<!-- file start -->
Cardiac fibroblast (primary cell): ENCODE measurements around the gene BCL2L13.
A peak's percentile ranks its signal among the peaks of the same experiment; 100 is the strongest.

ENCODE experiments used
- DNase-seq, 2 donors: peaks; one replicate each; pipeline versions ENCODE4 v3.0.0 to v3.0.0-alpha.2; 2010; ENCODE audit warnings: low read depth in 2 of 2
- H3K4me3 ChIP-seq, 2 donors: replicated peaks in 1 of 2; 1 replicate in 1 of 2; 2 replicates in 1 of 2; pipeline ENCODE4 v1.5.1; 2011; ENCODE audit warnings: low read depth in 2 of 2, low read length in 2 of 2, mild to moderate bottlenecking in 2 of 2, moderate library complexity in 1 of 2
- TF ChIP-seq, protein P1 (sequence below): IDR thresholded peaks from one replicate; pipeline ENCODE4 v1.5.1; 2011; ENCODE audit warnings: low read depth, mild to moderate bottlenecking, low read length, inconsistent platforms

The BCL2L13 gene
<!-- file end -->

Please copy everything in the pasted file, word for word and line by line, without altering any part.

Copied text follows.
Cardiac fibroblast (primary cell): ENCODE measurements around the gene BCL2L13.
A peak's percentile ranks its signal among the peaks of the same experiment; 100 is the strongest.

ENCODE experiments used
- DNase-seq, 2 donors: peaks; one replicate each; pipeline versions ENCODE4 v3.0.0 to v3.0.0-alpha.2; 2010; ENCODE audit warnings: low read depth in 2 of 2
- H3K4me3 ChIP-seq, 2 donors: replicated peaks in 1 of 2; 1 replicate in 1 of 2; 2 replicates in 1 of 2; pipeline ENCODE4 v1.5.1; 2011; ENCODE audit warnings: low read depth in 2 of 2, low read length in 2 of 2, mild to moderate bottlenecking in 2 of 2, moderate library complexity in 1 of 2
- TF ChIP-seq, protein P1 (sequence below): IDR thresholded peaks from one replicate; pipeline ENCODE4 v1.5.1; 2011; ENCODE audit warnings: low read depth, mild to moderate bottlenecking, low read length, inconsistent platforms

The BCL2L13 gene